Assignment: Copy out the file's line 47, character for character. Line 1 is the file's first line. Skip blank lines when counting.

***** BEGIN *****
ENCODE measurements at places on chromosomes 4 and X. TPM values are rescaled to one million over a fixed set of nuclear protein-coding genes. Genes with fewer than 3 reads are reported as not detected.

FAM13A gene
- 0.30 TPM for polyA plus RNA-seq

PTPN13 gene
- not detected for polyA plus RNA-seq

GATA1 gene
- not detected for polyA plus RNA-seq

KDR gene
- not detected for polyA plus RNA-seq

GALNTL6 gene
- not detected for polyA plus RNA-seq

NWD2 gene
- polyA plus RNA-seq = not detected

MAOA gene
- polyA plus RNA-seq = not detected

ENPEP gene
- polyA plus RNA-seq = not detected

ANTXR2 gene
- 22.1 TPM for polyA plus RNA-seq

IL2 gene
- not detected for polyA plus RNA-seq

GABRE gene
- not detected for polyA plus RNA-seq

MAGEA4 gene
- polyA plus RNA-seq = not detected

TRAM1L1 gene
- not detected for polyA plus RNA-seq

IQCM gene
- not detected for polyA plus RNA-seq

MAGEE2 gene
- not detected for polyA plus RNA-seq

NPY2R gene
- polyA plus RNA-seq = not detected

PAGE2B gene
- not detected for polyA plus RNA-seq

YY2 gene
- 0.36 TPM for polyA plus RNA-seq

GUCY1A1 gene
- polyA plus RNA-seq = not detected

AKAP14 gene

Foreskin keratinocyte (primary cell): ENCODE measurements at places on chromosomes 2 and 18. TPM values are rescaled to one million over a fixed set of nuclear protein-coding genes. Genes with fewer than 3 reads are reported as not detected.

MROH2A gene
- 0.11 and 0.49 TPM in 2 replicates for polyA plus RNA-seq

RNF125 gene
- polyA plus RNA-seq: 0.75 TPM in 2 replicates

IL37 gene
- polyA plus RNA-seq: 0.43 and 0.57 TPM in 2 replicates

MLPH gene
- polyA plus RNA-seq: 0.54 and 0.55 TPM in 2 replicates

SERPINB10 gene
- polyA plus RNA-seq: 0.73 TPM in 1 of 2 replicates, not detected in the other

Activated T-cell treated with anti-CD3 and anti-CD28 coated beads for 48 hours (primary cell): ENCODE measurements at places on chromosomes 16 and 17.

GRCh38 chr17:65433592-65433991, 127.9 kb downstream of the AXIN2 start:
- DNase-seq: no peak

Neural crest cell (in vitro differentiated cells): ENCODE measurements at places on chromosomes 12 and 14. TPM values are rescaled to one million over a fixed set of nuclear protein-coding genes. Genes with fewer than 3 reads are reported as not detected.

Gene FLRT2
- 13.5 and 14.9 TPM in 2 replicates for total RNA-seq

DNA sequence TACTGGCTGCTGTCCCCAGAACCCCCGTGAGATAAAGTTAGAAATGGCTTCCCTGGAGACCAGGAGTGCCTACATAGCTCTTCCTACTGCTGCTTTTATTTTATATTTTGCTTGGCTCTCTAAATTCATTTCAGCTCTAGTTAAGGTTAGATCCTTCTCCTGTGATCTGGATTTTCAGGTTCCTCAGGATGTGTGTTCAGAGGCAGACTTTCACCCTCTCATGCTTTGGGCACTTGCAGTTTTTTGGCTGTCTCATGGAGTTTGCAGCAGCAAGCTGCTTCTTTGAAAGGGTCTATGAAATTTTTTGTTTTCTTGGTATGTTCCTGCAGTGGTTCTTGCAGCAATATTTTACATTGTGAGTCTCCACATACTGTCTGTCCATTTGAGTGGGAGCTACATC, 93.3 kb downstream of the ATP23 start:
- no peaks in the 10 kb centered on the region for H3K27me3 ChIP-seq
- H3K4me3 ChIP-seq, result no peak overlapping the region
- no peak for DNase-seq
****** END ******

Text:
- polyA plus RNA-seq: 0.43 and 0.57 TPM in 2 replicates